Description: First and 2 Kings unfolds an epic narrative that concludes the long story of Israel's experience with institutional monarchy, a sequence of events that begins with the accession of Solomon and the establishment of the Jerusalem temple, moves through the partition into north and south, and leads inexorably toward the nation's destruction and the passage to exile in Babylon. Keith Bodner's The Theology of the Book of Kings provides a reading of the narrative attentive to its literary sophistication and theological subtleties, as the cast of characters - from the royal courts to the rural fields - are variously challenged to resist the tempting pathway of political and spiritual accommodations and instead maintain allegiance to their covenant with God. In dialogue with a range of contemporary interpreters, this study is a preliminary exploration of some theological questions that arise from the Kings narrative, while inviting contemporary communities of faith into deeper engagement with this enduring account of divine reliability amidst human scheming and rapaciousness.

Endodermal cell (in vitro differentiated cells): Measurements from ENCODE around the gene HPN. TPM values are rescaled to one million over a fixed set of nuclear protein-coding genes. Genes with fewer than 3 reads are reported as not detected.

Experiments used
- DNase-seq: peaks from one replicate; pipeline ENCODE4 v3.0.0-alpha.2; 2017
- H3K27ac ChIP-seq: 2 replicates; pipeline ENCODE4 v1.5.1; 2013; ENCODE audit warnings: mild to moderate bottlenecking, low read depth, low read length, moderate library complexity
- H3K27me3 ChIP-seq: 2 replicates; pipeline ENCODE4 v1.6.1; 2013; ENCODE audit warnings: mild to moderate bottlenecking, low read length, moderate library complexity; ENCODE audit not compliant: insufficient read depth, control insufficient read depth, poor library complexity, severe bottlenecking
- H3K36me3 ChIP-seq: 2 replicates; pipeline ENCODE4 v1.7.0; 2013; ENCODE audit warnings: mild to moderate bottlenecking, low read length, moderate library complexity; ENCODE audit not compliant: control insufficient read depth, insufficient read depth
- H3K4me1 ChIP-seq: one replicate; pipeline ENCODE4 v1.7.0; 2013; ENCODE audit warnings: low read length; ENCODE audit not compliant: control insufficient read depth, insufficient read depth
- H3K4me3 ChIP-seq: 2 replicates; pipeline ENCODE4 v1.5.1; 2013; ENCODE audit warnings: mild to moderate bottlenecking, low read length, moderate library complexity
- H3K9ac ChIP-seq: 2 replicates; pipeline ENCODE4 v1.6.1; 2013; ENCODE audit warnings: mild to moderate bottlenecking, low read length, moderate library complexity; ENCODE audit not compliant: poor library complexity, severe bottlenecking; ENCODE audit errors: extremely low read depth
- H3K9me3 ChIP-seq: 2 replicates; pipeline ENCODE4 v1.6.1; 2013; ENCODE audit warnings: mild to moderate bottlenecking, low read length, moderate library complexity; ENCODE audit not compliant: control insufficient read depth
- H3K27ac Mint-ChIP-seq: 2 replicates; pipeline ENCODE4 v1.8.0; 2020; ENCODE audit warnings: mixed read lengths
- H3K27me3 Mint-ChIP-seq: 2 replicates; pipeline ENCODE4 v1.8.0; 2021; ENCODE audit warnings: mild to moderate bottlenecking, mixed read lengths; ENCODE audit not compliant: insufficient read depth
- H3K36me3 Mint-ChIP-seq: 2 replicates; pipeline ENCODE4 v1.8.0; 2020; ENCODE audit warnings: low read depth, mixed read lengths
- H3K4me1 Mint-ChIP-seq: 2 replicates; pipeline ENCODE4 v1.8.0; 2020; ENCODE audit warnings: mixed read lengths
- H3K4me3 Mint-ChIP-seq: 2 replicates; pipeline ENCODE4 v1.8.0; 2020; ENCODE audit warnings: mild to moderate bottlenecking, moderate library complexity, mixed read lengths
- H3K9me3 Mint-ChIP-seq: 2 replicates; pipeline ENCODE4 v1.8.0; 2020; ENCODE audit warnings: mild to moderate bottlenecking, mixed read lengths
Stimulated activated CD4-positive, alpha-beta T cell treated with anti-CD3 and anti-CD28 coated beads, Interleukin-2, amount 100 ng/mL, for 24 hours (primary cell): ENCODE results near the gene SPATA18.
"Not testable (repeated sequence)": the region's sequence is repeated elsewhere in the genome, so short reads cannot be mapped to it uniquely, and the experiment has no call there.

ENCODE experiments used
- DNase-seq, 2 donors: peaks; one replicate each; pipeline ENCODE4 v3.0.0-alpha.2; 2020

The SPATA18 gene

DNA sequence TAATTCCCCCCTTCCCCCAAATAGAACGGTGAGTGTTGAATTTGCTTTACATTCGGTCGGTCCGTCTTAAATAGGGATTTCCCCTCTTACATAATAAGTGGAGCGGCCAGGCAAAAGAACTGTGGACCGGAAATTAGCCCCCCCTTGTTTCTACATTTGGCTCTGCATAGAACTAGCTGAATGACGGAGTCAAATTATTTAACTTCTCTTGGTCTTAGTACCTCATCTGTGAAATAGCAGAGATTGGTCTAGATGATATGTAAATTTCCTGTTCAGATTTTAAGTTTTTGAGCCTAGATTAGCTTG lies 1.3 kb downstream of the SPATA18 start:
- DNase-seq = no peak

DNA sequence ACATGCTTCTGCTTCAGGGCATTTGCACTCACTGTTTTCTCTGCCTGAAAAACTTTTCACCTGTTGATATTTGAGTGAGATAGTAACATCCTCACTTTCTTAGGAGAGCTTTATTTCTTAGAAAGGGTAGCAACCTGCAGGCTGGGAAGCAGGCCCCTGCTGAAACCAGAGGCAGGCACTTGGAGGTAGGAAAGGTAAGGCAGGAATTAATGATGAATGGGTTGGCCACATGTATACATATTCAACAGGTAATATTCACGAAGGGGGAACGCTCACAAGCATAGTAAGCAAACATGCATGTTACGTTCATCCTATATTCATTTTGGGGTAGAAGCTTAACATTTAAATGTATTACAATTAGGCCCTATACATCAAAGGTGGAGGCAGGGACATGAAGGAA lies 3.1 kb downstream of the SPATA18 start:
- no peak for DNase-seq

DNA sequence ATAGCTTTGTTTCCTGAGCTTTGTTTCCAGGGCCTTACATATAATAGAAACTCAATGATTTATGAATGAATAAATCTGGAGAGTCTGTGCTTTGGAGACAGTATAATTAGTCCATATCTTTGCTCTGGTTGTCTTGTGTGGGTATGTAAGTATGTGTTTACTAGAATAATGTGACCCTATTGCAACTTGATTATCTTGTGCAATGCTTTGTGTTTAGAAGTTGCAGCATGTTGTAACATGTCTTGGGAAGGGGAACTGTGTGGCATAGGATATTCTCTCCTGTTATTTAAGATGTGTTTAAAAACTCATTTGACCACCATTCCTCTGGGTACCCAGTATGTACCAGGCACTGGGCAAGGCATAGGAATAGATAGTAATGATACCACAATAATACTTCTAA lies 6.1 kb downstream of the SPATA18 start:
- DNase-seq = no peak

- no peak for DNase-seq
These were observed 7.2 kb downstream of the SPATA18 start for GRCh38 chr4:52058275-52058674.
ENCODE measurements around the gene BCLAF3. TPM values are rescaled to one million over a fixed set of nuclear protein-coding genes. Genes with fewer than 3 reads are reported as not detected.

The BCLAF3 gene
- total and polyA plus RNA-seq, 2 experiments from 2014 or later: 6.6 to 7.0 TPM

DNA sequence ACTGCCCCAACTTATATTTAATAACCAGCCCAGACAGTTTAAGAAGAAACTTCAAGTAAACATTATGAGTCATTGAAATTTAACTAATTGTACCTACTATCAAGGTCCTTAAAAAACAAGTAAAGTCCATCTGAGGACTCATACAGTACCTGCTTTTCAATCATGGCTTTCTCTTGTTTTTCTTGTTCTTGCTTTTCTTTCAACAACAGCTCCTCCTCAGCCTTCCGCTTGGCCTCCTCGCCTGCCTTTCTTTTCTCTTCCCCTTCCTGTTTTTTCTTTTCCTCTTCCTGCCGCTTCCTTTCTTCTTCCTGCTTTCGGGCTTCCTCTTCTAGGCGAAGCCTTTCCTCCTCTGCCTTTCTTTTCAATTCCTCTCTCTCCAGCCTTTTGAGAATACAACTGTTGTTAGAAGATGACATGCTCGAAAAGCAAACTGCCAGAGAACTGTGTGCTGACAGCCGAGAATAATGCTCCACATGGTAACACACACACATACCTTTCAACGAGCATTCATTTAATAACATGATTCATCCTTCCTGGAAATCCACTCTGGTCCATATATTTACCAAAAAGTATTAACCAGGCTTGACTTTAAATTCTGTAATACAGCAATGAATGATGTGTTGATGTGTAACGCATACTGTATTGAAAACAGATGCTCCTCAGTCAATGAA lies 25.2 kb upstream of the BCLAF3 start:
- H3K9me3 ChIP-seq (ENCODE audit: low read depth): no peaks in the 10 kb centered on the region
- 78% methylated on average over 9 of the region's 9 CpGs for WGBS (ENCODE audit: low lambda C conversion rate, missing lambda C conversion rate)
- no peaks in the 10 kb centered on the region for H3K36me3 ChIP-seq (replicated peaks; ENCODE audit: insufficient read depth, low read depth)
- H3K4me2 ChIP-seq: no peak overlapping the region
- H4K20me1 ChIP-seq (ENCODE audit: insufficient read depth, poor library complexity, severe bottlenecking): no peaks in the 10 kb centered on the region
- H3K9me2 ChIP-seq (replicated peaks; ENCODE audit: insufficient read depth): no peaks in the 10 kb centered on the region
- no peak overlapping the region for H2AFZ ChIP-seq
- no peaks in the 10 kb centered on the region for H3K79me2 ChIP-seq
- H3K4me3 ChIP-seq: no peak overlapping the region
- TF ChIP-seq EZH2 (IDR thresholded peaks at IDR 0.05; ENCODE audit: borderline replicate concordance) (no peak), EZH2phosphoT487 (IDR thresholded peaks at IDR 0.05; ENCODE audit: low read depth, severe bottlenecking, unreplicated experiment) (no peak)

Subjects: Bible, Hebrew Bible/Old Testament, Historical Books, 1-2 Kings, Literature, Methods, Literary Approaches, Theological Approaches, Theological Interpretation
Review by Richard S. Hess
Citation: Richard S. Hess, review of Keith Bodner, The Theology of the Book of Kings, Review of Biblical Literature [http://www.bookreviews.org] (2020).
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